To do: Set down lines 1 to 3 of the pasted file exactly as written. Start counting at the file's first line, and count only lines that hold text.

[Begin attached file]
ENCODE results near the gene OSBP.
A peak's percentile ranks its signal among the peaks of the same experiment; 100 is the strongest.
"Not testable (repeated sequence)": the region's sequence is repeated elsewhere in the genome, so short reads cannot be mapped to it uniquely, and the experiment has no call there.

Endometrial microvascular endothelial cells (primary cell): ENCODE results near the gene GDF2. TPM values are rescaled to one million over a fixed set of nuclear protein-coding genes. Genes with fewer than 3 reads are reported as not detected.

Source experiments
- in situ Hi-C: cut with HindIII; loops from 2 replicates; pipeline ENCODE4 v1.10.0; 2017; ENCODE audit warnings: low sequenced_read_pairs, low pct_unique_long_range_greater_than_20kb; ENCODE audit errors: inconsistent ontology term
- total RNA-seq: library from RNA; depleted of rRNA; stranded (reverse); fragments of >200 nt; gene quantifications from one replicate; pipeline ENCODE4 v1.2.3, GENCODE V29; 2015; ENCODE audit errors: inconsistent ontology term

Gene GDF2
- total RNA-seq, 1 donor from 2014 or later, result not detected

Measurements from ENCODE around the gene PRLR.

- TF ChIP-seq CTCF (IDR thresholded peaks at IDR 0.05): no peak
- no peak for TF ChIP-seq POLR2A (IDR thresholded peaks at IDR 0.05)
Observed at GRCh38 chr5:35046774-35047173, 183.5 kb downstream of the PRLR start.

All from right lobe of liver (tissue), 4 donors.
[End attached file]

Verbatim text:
ENCODE results near the gene OSBP.
A peak's percentile ranks its signal among the peaks of the same experiment; 100 is the strongest.
"Not testable (repeated sequence)": the region's sequence is repeated elsewhere in the genome, so short reads cannot be mapped to it uniquely, and the experiment has no call there.